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Kaminski, John P.; Saladino, Gaspare J.; Leffler, Richard; Schoenleber, Charles H.; Hogan, Margaret A.; Reid, Jonathan M. (ed.) / Ratification of the Constitution by the states: New York (5)
23 (2009)

V. The New York Convention, 17 June-26 July 1788 (continued),   pp. 2169-2340

Page 2186

Convention Debates, 16 July 17881
JOHN SLOSS HOBART. wishes a pause for a time to consider of the
highest consequence-on one hand a part of the state insist on an
unconditional adoption-on the other a conditional one we had better
adjourn-& give time for the people to consider-have we not reason
to apprehend-dreadful consequences if-this question is taken this
the Com[m] ercial people may-devise a mode to meet their North-
ern brethern-while there is a ray of hope-we ought not to loose
sight of it-Moves for an adjournment- seconded by Mr Duane-
and urges the propriety of it-as Mayor, the political father of a great
City-has motives peculiar to himself-to wish for peace-
Motion read by the secretary- [Gilbert Livingston, Notes, NN]
[For Hobart's motion to adjourn, see Convention Journal, 16 July
(immediately above).]
JOHN LANSING, JR. opposes the motion-two-reasons urged one to
consult with our constituants-that we might the better determine-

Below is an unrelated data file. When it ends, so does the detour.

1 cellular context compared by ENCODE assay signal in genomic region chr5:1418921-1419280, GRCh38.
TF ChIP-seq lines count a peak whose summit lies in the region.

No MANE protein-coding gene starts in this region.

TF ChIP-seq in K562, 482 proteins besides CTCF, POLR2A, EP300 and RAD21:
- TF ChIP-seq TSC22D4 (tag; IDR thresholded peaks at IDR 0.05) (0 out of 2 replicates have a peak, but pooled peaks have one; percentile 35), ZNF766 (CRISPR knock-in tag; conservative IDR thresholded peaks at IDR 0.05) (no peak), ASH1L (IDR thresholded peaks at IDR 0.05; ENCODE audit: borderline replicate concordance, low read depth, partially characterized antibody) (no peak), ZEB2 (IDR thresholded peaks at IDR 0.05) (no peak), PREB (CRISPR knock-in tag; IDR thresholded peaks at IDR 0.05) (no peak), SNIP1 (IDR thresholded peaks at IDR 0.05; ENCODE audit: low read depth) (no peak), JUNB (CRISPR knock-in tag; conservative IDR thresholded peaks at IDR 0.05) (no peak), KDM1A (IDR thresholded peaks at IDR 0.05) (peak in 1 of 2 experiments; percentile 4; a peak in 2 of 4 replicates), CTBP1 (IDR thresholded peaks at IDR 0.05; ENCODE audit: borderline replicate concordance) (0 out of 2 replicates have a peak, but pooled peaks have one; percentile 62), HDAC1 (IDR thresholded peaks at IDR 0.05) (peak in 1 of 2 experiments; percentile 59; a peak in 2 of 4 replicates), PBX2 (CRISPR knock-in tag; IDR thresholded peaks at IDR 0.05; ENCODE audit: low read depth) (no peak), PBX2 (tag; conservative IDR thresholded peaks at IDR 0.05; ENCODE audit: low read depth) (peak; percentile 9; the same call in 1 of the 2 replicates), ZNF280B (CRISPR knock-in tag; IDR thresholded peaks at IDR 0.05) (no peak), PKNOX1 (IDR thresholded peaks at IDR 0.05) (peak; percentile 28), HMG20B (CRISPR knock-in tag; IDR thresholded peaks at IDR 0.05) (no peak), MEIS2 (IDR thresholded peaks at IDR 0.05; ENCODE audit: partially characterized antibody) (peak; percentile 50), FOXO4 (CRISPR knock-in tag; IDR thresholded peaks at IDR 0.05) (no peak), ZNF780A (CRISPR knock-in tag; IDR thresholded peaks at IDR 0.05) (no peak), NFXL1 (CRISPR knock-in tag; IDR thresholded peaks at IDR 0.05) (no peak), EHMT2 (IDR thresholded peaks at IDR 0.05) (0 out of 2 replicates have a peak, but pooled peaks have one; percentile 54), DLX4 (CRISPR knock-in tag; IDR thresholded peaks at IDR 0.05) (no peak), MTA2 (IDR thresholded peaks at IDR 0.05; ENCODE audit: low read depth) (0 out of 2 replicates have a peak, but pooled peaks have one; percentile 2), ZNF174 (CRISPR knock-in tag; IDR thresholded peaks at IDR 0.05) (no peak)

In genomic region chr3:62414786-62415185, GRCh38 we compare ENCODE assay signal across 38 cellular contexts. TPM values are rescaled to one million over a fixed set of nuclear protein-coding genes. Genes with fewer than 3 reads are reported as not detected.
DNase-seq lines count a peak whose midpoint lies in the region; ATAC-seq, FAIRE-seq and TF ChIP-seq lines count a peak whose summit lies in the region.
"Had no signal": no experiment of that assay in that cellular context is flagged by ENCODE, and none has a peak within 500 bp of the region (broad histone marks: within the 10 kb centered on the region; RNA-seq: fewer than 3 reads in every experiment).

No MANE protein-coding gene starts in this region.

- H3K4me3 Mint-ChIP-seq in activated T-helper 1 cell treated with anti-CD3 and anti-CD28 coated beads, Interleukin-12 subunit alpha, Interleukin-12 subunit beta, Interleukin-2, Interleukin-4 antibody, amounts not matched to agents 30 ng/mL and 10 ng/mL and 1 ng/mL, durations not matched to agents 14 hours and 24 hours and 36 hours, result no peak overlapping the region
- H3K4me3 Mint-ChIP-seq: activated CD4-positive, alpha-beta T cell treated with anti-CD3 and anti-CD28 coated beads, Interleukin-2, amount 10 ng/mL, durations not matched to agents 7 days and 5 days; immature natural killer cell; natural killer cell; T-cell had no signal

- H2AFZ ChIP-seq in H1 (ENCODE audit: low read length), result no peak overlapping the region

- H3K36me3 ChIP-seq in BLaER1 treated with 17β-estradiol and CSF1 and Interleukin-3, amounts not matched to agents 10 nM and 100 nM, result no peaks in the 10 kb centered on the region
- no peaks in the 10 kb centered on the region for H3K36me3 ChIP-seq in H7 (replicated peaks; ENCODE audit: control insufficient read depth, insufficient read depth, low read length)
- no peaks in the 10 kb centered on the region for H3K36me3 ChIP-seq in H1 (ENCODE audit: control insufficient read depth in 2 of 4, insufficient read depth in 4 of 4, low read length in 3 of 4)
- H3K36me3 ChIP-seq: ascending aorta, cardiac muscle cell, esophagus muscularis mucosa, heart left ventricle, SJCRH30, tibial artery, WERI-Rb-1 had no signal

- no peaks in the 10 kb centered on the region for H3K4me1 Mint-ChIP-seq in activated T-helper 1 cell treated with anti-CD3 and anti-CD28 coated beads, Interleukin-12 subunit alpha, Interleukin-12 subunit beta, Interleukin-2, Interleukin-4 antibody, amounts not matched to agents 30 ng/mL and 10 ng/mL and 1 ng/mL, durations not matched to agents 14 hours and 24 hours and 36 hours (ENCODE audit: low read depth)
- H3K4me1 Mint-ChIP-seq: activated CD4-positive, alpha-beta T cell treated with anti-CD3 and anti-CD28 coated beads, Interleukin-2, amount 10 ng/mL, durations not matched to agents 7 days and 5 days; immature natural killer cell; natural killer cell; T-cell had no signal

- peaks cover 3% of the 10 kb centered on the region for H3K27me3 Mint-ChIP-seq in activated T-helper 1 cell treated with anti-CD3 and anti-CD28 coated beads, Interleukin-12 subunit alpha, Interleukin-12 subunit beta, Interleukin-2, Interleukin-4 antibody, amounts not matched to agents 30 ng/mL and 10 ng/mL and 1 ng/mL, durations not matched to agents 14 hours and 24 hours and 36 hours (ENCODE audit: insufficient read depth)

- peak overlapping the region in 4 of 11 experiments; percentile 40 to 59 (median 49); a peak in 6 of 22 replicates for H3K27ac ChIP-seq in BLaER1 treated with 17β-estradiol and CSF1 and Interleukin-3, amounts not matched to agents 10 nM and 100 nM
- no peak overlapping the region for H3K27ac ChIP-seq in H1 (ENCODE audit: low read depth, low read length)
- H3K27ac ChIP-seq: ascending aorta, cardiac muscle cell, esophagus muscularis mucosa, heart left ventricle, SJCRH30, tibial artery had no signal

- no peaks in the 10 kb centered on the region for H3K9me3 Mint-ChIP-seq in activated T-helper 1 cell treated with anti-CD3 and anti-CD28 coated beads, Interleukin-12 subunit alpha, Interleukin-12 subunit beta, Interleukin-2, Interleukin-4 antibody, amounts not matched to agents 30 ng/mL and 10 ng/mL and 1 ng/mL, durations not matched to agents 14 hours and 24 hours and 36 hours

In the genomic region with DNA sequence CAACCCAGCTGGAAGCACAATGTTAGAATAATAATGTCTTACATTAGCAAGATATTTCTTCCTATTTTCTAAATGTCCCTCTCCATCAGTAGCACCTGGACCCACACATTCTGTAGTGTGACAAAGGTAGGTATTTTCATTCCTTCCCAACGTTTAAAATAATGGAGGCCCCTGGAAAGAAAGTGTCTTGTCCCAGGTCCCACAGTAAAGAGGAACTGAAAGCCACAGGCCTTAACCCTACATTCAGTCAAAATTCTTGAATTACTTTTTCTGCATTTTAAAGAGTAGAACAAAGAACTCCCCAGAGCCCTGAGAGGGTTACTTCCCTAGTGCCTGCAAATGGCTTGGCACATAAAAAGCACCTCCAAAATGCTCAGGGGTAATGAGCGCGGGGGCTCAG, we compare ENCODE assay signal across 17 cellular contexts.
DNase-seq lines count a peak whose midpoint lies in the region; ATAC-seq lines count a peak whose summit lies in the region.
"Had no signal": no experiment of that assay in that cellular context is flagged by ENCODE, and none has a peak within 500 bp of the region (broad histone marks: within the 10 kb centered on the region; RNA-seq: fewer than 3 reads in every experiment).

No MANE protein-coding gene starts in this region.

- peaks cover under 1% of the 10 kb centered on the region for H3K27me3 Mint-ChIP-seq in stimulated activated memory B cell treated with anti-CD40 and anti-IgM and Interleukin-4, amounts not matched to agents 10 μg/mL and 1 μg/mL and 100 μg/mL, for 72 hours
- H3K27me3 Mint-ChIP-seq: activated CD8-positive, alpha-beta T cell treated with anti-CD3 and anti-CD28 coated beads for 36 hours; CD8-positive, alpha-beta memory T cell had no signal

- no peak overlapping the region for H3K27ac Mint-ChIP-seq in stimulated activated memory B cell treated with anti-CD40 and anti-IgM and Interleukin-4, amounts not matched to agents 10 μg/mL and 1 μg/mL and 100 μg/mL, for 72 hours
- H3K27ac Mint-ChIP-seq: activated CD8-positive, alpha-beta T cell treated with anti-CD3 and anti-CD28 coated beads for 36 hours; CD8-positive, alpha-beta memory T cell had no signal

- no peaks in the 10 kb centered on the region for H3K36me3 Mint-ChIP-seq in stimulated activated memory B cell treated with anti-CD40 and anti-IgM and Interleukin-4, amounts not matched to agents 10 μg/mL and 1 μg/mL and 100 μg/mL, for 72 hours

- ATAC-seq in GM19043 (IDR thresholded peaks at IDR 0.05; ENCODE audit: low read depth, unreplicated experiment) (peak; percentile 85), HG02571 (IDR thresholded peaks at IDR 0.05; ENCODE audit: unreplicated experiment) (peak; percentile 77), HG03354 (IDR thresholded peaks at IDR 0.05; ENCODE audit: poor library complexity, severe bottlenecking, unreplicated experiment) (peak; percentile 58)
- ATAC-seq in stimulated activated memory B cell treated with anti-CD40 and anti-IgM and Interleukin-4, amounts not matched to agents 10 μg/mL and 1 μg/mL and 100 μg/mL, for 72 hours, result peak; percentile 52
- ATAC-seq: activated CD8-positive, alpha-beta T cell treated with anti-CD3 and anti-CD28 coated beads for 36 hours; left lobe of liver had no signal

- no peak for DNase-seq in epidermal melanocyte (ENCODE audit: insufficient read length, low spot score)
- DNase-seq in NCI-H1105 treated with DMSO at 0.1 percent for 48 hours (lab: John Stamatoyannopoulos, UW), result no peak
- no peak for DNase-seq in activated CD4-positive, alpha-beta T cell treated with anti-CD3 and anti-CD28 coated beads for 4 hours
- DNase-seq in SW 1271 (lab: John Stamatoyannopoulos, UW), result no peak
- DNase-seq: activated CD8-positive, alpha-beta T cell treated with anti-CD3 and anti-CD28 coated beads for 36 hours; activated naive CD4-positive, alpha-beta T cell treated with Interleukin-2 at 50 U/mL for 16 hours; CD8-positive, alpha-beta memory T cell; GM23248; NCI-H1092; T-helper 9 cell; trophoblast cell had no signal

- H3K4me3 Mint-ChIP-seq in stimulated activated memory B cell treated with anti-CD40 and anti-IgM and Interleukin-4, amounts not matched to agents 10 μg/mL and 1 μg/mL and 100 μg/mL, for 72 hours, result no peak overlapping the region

Much has been said on the subject of the proposition before the com-
mittee of this house-condl. amends. no conviction has been produced
by all that has been said-if we adjourn-the country will be in a
flame-& when we return we shall not be able to deliberate as coolly
as we now do- [Gilbert Livingston, Notes, NN]
WILLIAM HARPER. wishes a call of the Members in town- [Gilbert
Livingston, Notes, NN]
THOMAS TREDWELL. objects to it as an argumentative Motion-it
comes from the wrong side of the house-if the Gent. will say that
their sentiments are changed-he will consent- [Gilbert Livingston,
Notes, NN]
ROBERT R. LIVINGSTON. it is not for our sentiments but for our con-
stituants-Gent. have said that they wish to meet us on middle
ground-this supposes a change of sentiment in our constituants-
Argumentative no objection-the rules say nothing about it-Lansing
observd-that heat will be kept up-thinks not-they will be pleased
by this appeal-the Conven [tio] n are convinced a conven [tio] n cannot
be obtd. in the mode proposed-will not both sides of the house pub-
lish our sentiments which will tend to increase the heat-thinks the

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